Warmer weather means duller dragonflies

By Dana Kobilinsky

An adult blue dasher (Pachydiplax longipennis) dragonfly. Credit: Michael Moore

As climates warm, many dragonfly species are losing dark pigmentations that attract more heat—but may also attract more mates

Since the time of Charles Darwin, scientists have known that organisms adapt to living in different climates, but for some biologists, watching their adaptations is like working in a living laboratory.

Obviously, it’s a longstanding question, but in light of ongoing climate change, it’s probably one of biologists’ most pressing questions,” said Michael Moore, a postdoctoral fellow at the Living Earth Collaborative at Washington University in St. Louis.

Over the last several decades, researchers have been able to show how organisms adapt survival-related traits to climate, but they’ve paid less attention to how climate has impacted mating. “A big part of our understanding of organisms is that they don’t just need to survive, but they also need to mate,” Moore said. “We were interested in whether animals might also have to adapt mating-related traits in order to best fit to living in different climates.”

Moore thought dragonflies would make the best subject for this question. Males have dark coloration on their wings that they use to attract mates, but those dark colors also absorbs more heat and sunlight. “It’s a good system to try to explore whether mating-related traits might be adapted to warmer climates,” he said.

Moore led a study published in the Proceedings of the National Academy of Sciences looking at if dragonflies have adapted with climate historically and what is projected to happen with an even warmer climate in the future.

The team compiled a database of 319 dragonfly species using field guides and 3,000 citizen scientist observations from the mobile iNaturalist app. They examined the wings of dragonflies in photos that were submitted to the app and measured the amount of wing pigmentation on 10 different species.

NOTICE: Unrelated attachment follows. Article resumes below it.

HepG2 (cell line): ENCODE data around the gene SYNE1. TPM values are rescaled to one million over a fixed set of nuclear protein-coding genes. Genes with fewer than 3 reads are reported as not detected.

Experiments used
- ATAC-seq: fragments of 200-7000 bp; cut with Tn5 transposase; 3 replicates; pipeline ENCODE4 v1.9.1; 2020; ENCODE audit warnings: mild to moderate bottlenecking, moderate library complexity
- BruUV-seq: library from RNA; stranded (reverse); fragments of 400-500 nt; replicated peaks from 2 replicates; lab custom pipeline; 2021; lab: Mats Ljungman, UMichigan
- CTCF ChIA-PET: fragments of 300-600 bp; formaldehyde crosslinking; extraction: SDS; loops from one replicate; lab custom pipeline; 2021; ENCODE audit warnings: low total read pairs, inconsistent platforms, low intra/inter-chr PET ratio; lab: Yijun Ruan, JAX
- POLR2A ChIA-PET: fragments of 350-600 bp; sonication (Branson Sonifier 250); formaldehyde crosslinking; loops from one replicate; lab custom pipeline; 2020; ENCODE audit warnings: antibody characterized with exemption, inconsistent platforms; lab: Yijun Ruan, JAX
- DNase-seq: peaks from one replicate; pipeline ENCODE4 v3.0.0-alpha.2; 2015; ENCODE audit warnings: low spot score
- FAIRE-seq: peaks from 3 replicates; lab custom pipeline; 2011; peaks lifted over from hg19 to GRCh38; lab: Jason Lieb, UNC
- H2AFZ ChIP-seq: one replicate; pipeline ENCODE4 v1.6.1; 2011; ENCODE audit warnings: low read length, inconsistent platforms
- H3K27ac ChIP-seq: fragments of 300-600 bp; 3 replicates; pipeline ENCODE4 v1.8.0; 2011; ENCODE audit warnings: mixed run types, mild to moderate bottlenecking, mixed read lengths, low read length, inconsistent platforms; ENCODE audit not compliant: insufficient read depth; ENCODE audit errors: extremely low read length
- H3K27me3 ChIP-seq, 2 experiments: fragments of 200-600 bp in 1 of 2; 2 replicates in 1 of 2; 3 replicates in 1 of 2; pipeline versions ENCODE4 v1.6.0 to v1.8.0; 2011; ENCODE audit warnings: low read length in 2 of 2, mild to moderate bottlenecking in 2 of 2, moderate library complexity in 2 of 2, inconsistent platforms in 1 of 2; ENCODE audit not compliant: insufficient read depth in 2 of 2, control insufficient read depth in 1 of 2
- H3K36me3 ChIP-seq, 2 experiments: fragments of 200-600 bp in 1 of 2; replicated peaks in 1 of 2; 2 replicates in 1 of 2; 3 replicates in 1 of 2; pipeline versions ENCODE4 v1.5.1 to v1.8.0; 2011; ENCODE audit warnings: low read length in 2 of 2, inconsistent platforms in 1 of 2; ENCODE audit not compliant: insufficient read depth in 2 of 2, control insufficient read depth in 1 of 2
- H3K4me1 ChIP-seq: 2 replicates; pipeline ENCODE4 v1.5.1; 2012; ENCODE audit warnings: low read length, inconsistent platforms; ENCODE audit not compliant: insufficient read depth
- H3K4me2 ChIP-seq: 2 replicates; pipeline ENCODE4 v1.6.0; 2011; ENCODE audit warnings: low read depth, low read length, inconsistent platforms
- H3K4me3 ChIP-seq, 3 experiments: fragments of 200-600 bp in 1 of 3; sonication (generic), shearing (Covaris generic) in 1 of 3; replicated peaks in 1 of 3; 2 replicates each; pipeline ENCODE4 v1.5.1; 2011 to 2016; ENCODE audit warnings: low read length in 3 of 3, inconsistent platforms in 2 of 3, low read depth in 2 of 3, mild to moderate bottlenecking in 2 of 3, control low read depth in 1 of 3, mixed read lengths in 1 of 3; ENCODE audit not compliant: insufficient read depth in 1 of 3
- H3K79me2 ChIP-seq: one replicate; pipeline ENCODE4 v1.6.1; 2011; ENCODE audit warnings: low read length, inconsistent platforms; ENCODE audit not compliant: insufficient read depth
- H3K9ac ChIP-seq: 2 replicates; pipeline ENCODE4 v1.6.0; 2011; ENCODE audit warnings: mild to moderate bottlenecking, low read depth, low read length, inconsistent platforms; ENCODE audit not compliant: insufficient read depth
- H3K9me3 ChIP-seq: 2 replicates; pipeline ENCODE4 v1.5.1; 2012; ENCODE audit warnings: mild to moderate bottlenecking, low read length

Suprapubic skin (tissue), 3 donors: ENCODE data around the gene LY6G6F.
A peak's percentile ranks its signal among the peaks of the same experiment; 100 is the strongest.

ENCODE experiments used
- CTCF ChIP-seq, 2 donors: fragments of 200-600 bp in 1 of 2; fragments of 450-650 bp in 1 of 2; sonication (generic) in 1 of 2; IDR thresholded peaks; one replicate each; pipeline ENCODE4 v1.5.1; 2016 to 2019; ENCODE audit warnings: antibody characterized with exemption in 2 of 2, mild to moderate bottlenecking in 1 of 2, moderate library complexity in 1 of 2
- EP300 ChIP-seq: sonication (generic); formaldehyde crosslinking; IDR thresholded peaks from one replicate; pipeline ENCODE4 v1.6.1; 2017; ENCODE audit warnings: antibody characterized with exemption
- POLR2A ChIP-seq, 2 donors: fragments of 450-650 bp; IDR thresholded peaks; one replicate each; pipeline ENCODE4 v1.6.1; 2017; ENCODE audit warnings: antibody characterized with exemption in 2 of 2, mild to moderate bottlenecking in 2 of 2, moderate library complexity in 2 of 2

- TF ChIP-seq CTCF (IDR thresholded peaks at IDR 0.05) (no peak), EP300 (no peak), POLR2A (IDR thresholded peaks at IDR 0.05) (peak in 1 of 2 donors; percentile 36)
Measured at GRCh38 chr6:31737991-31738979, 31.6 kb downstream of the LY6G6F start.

Looking at historical and current climates, Moore and his colleagues found evidence that in warmer climates, males in all of the dragonfly species have developed wings with less pigment over the years. Then, they looked at warm years and cold years and found that dragonflies had less wing coloration in warmer years. “It appears natural selection is removing more ornamented males with wing coloration from populations in those years,” he said.

When the team projected climate change into the future, they found that dragonflies will have to lose their coloration to adapt to warmer climates in the next decade to century. If they are unable to do so, Moore said, some species may go extinct.

Moore said they don’t know yet if the lack of coloration in males will impact breeding. Females may have difficulty recognizing what males they should be mating with, which can result in lower quality mates, or them mating with the wrong species altogether.

The team also found that female dragonflies’ colors weren’t impacted at all by warm climates. Moore said it’s possible that’s because females spend more time foraging in the meadows, in cooler parts of their habitats.

For now, he said, conservation efforts should focus on males in warmer climates. “Species with ornamentation could be more vulnerable to extinction in warmer climates right now,” he said.

Dana KobilinskyDana Kobilinsky is associate editor at The Wildlife Society. Contact her at dkobilinsky@wildlife.org with any questions or comments about her article. You can follow her on Twitter at @DanaKobi.

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